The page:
How to Prepare for Leaving China: Social Security, Savings, and Tax Tips

article| 10 December 2019

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How to prepare for leaving China

…social security, savings, and tax tips, by Moey Li

The article appeared in the November/December 2019 issue of EURObiz.

Image Credit: EUCCC EURObiz

You’ve given your employer notice that you want to resign from your job; your working visa will expire this year; you miss your family and want to move back to your hometown. It is time to leave China. But, waaaaaait! How about your bank account? Can you send your money back home? What else should you do before leaving China? Moey Li introduces some issues that shouldn’t be overlooked before you leave China.

Social security: get your pension back

According to Chinese domestic law, if a foreign employee has signed a contract with an employer based in China, the employee’s social insurance during his/her stay in the country should be covered by the employer. This includes insurance for medical, maternity, unemployment, work injury and endowment.

Chinese lawrequires all employers to pay 20 per cent of all employees’ salaries into a national endowment insurance pool and eight per cent of each individual’s salary into his/her personal pension account. If the insurance payments have continued for 15 years, the employees will receive a monthly pension after they retire. If it’s less than 15 years, when the foreign employee decides to leave China, he/she could choose to withdraw all the money in his/her pension account.

The detailed steps are as follows:

Step 1: Terminate your labour relationship with your employees and get your Release Letter. Your employer should submit the Application Form for Cancellation (Transmigration) of Foreigner Employment Permit to the local Human Resources and Social Security Bureau (HRSSB) to get a certification of termination of your employment relationship.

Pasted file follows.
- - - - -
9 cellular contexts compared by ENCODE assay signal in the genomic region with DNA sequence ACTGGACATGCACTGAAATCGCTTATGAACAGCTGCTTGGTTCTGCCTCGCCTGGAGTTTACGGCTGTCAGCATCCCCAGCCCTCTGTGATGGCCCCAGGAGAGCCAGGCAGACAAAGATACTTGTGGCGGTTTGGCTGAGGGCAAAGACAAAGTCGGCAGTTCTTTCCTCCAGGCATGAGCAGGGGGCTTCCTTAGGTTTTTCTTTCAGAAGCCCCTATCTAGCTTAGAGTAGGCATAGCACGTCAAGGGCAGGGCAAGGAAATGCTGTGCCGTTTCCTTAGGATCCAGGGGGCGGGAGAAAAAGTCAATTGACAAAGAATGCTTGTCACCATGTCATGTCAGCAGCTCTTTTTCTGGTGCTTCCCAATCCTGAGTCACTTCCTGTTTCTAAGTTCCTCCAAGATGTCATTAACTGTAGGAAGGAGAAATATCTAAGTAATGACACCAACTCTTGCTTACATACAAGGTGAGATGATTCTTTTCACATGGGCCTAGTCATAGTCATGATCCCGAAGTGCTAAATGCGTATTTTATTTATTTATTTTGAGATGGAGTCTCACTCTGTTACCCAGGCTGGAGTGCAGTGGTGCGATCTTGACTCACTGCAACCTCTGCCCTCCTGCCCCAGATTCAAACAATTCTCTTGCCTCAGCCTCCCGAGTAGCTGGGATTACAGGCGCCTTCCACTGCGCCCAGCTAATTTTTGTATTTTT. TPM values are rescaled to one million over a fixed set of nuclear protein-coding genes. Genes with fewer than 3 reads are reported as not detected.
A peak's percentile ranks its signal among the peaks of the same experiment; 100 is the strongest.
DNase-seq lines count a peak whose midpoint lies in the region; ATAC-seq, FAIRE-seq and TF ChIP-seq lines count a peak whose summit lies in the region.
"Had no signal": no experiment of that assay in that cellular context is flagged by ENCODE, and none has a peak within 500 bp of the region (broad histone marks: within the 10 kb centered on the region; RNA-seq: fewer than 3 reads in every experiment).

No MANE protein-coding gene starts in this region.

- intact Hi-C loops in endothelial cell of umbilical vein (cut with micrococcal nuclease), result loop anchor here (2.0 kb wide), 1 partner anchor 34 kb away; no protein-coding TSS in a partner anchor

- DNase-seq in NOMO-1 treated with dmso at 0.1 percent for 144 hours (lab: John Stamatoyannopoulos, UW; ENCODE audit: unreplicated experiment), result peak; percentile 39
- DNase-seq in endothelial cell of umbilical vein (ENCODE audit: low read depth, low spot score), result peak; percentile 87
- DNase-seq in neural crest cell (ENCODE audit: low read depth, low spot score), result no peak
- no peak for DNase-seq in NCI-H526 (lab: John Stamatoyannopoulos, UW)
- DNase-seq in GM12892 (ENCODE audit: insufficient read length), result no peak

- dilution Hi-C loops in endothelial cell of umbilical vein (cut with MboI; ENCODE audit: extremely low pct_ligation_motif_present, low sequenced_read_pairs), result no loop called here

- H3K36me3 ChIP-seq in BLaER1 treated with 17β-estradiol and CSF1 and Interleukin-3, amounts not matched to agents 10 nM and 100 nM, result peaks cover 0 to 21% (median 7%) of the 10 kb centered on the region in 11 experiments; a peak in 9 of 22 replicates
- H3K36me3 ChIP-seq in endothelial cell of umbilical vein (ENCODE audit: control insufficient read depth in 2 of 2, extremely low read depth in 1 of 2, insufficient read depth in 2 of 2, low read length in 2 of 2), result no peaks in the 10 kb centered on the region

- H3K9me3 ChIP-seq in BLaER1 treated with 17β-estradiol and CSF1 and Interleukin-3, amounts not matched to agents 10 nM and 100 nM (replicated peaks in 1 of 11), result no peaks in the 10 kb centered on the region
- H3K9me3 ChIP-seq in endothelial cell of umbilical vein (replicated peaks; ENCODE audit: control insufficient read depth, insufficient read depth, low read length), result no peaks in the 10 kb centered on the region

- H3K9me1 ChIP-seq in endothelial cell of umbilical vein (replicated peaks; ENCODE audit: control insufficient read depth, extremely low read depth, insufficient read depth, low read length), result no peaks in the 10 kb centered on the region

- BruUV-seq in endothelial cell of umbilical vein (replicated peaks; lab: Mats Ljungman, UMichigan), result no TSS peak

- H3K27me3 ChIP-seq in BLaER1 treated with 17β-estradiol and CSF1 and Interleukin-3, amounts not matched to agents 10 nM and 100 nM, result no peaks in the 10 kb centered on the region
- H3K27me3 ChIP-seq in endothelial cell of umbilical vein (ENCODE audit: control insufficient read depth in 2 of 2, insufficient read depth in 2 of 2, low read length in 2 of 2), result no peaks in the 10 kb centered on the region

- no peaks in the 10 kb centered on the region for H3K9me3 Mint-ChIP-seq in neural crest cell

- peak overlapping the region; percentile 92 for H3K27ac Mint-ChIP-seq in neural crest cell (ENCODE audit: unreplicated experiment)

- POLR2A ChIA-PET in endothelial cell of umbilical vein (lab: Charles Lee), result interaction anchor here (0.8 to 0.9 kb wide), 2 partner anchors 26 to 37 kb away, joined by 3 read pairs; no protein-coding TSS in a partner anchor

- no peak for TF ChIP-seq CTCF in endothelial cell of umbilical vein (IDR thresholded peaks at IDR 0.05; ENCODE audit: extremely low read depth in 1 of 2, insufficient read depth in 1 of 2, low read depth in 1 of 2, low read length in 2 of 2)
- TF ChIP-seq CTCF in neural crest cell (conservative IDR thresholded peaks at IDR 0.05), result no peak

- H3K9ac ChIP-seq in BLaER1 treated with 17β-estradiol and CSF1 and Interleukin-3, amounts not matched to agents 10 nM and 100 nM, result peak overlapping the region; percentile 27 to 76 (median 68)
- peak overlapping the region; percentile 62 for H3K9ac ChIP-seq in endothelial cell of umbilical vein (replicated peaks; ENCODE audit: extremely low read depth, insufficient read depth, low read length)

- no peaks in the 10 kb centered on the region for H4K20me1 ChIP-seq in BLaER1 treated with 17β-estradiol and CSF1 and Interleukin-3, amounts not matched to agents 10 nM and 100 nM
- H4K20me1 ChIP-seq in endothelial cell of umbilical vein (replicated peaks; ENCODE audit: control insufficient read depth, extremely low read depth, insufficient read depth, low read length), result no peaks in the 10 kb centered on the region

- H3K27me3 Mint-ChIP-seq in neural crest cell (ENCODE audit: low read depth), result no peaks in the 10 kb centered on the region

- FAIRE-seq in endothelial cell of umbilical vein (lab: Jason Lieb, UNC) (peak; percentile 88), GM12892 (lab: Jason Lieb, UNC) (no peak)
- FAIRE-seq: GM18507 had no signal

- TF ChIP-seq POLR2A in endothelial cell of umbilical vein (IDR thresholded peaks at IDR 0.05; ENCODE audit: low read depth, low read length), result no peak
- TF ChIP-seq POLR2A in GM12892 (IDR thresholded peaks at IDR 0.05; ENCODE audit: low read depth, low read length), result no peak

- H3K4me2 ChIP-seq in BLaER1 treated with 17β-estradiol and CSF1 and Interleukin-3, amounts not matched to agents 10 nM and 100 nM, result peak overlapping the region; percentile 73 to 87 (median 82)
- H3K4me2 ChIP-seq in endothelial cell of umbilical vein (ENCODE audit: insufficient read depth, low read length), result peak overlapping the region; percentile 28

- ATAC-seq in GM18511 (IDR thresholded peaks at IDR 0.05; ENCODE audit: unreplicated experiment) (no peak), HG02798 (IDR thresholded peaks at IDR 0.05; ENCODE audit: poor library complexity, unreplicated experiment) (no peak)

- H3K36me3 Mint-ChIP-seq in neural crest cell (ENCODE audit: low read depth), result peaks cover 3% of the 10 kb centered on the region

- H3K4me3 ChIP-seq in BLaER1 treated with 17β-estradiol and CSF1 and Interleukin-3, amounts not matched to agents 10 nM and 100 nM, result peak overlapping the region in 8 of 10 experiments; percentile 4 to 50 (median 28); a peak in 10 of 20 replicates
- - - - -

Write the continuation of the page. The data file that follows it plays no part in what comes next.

Step 2: Visit your local HRSSB to get an Application Letter of Withdrawal of the Personal Pension for Foreign Insured Persons. Bring your Certification of Employment Termination, your passport, valid resident permit and your social security card. You can either visit the HRSSB by yourself or delegate your employer as a representative and let them do the rest. Different cities may apply different rules but the legal basis will be the same.

Step 3: Once the application has been approved by the local HRSSB (normally within the same day), you can sign a Confirmation of Withdrawal of the Personal Pension at the HRSSB office and the money will be returned to your bank account (time may depend on location).

Please note that if you leave China without having withdrawn your personal pension, the account will be retained. If you return to China for another job, your account will be reactivated.

Savings: how to bring your money home

If you have savings, of course you will want to bring it all back home. Different banks in China have different policies, so we have chosen the Bank of China (BOC)–one of the most popular banks–as an example for this article. You also need to bear in mind: China is a foreign exchange controlling country; you can’t just transfer as much money as you like. So, what should you do? You may consider the following ways to get your money back home:

1. Bank transfer: